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New York prison official says radical Islam infiltrating American jails

June 16, 2011 - New York

A former New York prisons official has testified that radical Muslims have made "sustained efforts" to indoctrinate inmates in America, at the second hearing on Islamic radicalization held by Representative Peter King.

The first round of King's hearings on domestic threats in March drew passionate protests, and the hearing Wednesday on radicalization in U.S. prisons drew similar objections.

Patrick Dunleavy, a retired official in the New York State Department of Correctional Services, said radical Muslims have been trying to convert U.S. inmates to their cause for decades.

"Despite appearances, prison walls are porous," he said. "Individuals and groups that subscribe to radical Islamic ideology have made sustained efforts to target inmates for indoctrination," he said.

Kevin Smith, former federal prosecutor in California, cited the case of Kevin James and Levar Washington, who pleaded guilty in 2007 to "conspiracy to levy war against the United States through terrorism."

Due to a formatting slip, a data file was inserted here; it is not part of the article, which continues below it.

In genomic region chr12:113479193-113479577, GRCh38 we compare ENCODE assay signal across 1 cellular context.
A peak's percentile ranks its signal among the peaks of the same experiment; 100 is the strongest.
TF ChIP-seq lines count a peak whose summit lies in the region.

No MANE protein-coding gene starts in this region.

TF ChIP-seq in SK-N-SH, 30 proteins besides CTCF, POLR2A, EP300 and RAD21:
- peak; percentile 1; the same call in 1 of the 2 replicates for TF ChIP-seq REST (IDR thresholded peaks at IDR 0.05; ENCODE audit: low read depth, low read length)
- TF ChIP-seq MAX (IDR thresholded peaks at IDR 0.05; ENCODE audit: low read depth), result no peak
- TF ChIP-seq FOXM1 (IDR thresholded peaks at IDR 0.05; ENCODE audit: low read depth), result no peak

Smith called it a "seditious conspiracy" hatched inside California's prison system.

Michael Downing, a top official in the Los Angeles Police Department, described the conversions as a "phenomena of low volume," but one that holds "high consequence" considering the sheer size of the U.S. prison population.

"We do have a problem," he said. "Prisons are communities at risk."

Fox News earlier quoted Representative Bennie Thompson (Democrat-Miss)., the top Democrat on the House Homeland Security Committee, as saying at the opening of the hearing that the threat of terrorism from U.S. converts in prison is "small."

"There are other threats to be concerned about," Thompson said.

Representative Laura Richardson (Democrat-California) suggested the hearing was "racist," asking why Muslims in prisons are being targeted as opposed to other religious or ethnic minorities.

Members of several New York organizations that protested the first hearings were back for the second round, saying the hearings play on stereotypes of both Muslims and prisoners. A coalition of civil rights, religious and interfaith groups met on New York's Long Island Tuesday.

The protesters included an imam who works as a chaplain in a county jail on Long Island. He says he has seen no evidence of terrorist recruitment at the jail.


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